1) Restrictive installation requirements: The process of installation and maintenance of non-intrusive sensors typically poses minimal impacts on road traffic and is not associated with severe safety concerns. But the deployments of sensors usually require specific roadway geometric, facing angle adjustment and mounted location. For example, the overhead deployment of VIP sensor must have a mounted height of 12 to 15 m for the video camera [12]. Camera mounted at 9 m or lower would generate significant errors at the traffic detection based on the test results in this study and by Texas DOT [12]. The video image of large vehicles can spill-out and block the entire observation zone if the camera height is not adequate. However, typical light and utility poles along roadways rarely exceed 10 m height, which means that very expensive custom installations are likely required for VIP. Also VIP sensors requiring large vertical and horizontal clearances are not suitable for tunnels.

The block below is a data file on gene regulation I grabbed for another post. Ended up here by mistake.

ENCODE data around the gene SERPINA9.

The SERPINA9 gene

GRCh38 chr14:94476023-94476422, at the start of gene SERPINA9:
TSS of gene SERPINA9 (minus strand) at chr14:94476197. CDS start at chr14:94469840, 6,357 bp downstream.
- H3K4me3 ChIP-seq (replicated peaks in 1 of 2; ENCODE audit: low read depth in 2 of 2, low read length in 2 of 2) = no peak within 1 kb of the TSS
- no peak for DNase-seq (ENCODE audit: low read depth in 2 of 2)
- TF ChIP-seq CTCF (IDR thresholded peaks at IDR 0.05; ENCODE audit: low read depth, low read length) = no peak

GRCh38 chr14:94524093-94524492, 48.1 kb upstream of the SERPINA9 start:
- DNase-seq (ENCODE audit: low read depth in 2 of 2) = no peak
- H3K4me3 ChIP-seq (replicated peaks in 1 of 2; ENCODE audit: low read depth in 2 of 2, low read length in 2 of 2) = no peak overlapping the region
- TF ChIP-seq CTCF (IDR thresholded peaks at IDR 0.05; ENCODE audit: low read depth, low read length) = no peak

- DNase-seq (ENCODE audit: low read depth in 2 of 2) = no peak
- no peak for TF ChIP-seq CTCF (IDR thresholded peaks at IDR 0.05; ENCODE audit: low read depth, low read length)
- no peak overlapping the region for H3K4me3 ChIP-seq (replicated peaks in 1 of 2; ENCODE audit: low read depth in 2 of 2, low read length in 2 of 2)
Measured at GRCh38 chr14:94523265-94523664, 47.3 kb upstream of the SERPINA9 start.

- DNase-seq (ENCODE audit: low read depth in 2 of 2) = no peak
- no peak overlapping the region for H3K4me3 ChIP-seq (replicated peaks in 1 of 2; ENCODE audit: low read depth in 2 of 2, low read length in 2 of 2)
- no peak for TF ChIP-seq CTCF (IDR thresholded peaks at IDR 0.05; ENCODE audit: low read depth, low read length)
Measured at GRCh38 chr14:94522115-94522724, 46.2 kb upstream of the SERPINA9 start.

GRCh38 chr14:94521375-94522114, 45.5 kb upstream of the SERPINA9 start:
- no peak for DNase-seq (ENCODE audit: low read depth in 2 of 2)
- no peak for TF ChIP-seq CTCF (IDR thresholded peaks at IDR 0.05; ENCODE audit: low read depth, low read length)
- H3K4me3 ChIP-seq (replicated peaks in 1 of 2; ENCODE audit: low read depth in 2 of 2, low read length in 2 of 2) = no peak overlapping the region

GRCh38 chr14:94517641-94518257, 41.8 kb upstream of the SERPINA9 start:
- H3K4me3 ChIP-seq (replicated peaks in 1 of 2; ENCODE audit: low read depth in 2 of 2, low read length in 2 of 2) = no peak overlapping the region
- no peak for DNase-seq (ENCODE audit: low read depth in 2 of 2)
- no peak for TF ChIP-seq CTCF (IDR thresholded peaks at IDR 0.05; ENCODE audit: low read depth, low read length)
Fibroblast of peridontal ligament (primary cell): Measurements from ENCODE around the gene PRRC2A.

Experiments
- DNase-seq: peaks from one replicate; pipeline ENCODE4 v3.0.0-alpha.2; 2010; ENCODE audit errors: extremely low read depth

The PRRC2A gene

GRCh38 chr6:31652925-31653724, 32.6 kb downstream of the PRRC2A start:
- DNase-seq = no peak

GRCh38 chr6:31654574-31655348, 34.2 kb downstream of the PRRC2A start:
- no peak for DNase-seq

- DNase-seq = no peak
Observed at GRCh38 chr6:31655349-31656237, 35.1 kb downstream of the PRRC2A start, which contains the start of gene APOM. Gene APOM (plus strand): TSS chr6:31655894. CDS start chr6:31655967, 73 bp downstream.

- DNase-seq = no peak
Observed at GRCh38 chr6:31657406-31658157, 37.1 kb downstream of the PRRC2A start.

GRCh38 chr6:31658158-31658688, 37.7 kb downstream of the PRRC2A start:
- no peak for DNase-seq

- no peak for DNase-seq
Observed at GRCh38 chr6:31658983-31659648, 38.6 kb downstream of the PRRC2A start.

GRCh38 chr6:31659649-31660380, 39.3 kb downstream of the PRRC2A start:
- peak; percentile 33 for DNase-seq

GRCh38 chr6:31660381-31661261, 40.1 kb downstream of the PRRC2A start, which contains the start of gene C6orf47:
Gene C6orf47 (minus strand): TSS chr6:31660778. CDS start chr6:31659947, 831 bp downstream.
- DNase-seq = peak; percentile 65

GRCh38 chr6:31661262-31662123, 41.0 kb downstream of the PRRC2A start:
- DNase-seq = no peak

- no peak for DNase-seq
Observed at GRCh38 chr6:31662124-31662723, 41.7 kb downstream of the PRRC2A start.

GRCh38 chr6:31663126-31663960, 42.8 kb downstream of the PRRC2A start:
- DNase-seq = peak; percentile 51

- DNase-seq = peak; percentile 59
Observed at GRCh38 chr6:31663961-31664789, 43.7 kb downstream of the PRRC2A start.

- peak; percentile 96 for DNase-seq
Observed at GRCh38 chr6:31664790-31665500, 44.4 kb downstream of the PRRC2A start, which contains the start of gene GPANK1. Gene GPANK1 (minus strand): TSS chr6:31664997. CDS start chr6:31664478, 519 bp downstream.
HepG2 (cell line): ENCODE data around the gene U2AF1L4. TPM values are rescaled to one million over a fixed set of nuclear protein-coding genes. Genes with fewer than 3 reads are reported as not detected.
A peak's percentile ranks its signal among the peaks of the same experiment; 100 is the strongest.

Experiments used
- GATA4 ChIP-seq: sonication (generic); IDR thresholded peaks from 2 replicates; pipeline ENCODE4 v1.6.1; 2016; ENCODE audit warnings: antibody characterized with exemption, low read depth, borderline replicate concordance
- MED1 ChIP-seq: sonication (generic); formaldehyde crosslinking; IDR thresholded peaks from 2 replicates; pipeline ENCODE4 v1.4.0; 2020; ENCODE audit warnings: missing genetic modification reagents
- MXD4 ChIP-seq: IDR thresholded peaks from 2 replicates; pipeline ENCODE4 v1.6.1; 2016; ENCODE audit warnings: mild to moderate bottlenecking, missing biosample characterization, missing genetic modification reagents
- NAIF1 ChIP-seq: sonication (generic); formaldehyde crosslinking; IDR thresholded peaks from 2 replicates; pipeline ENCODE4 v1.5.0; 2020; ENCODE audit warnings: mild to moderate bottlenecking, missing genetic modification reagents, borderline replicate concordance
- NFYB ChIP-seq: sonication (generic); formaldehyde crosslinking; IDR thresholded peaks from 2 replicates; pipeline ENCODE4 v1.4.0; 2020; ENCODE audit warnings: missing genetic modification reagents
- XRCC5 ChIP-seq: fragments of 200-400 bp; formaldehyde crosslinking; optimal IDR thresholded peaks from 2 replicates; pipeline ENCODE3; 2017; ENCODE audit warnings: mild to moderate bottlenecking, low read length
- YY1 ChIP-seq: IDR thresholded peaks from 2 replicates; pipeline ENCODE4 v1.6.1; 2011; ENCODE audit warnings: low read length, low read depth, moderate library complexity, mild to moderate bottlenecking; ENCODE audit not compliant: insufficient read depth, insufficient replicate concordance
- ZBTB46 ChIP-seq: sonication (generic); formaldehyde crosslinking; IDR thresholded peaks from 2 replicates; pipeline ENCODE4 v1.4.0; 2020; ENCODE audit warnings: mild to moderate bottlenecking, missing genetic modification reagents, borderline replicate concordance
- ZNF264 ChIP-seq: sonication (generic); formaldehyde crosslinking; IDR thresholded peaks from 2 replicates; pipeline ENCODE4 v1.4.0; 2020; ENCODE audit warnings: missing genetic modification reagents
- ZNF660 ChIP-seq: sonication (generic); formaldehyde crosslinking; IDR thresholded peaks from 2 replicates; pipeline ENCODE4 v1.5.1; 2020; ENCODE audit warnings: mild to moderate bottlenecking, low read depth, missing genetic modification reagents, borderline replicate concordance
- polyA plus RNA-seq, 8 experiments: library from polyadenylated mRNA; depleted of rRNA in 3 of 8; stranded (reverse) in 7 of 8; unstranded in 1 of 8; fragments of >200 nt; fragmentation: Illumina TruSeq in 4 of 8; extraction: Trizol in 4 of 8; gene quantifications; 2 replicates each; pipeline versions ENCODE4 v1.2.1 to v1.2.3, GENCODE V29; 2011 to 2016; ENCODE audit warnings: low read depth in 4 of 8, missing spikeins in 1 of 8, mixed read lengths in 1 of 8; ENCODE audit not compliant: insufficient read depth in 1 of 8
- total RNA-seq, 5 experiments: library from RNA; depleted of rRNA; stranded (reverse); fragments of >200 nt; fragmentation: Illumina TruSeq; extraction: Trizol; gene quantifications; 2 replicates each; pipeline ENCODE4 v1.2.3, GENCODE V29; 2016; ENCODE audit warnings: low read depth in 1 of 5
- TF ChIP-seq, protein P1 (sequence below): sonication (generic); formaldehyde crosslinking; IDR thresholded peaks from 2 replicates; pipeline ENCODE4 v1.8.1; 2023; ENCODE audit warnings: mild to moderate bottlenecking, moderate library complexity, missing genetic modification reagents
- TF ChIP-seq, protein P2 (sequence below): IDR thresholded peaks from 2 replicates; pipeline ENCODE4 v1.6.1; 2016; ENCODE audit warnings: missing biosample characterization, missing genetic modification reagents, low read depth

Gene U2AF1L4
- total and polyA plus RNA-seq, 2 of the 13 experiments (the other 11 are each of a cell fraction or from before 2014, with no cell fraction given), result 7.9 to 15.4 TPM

Microwave and acoustic sensors have a typical lateral offset requirement of 5 to 8 m. Finding poles 8 m away from the nearest lane of a roadway may be difficult, thus, again a custom installation may be necessary. This raises costs substantially. However, there is a solution to this problem for 4 to 8 lane wide arterial streets and highways with a relatively low median or no median. Assuming that the road runs in an East-West direction and there are poles, say at a distance of 1 m from the near lane on both sides, the East side sensor is installed to monitor westbound traffic flow and the West side sensor is installed to monitor Eastbound traffic flow. This solution provides a 2 to 3 lane lateral offset and may work well for some microwave sensors subject to field test and verification.